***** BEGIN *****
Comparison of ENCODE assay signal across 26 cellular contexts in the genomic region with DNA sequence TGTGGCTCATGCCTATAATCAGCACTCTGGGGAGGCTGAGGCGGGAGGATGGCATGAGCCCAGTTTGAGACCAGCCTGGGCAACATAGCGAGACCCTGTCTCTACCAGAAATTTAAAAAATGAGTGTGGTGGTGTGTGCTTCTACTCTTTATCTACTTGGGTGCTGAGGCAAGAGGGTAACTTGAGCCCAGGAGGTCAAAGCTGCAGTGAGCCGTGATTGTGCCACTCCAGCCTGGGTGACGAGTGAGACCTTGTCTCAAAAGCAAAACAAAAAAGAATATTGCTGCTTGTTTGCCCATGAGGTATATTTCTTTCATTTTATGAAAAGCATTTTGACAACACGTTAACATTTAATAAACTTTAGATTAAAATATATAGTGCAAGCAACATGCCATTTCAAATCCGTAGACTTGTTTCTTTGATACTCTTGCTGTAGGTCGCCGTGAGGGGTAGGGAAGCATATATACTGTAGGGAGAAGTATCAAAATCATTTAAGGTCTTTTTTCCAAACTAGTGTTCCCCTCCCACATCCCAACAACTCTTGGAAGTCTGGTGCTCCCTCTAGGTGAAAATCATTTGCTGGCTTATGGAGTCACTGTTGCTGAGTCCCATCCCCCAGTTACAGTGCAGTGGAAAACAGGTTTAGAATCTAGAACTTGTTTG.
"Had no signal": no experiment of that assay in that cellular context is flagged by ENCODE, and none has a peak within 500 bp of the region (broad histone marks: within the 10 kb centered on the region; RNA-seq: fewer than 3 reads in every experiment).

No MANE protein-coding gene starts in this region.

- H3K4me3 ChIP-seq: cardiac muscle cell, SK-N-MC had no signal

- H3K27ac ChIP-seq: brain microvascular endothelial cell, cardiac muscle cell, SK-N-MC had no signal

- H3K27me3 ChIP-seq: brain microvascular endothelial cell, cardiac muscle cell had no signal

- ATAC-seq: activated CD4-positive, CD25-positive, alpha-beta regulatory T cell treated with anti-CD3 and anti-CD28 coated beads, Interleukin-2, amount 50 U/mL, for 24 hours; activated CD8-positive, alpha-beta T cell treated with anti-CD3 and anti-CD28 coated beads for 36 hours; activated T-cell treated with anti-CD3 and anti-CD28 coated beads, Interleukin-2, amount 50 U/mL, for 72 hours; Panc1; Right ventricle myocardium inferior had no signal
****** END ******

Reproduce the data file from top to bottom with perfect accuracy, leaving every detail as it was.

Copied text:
Comparison of ENCODE assay signal across 26 cellular contexts in the genomic region with DNA sequence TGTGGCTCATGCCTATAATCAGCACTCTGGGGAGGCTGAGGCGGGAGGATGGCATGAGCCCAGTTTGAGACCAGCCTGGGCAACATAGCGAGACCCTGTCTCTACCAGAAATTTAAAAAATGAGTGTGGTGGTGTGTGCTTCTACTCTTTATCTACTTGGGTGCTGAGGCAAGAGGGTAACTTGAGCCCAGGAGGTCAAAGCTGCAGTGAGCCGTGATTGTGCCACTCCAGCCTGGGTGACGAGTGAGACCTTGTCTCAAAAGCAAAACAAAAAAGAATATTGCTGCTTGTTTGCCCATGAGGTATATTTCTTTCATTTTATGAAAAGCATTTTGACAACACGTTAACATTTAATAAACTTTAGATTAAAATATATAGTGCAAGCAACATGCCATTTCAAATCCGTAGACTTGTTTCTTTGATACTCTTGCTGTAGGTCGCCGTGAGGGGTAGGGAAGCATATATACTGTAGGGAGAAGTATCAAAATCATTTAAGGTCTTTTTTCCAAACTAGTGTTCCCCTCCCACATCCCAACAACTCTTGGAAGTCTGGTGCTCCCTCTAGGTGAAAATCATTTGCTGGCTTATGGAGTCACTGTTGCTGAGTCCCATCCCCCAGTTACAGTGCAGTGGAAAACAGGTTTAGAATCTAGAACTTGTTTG.
"Had no signal": no experiment of that assay in that cellular context is flagged by ENCODE, and none has a peak within 500 bp of the region (broad histone marks: within the 10 kb centered on the region; RNA-seq: fewer than 3 reads in every experiment).

No MANE protein-coding gene starts in this region.

- H3K4me3 ChIP-seq: cardiac muscle cell, SK-N-MC had no signal

- H3K27ac ChIP-seq: brain microvascular endothelial cell, cardiac muscle cell, SK-N-MC had no signal

- H3K27me3 ChIP-seq: brain microvascular endothelial cell, cardiac muscle cell had no signal

- ATAC-seq: activated CD4-positive, CD25-positive, alpha-beta regulatory T cell treated with anti-CD3 and anti-CD28 coated beads, Interleukin-2, amount 50 U/mL, for 24 hours; activated CD8-positive, alpha-beta T cell treated with anti-CD3 and anti-CD28 coated beads for 36 hours; activated T-cell treated with anti-CD3 and anti-CD28 coated beads, Interleukin-2, amount 50 U/mL, for 72 hours; Panc1; Right ventricle myocardium inferior had no signal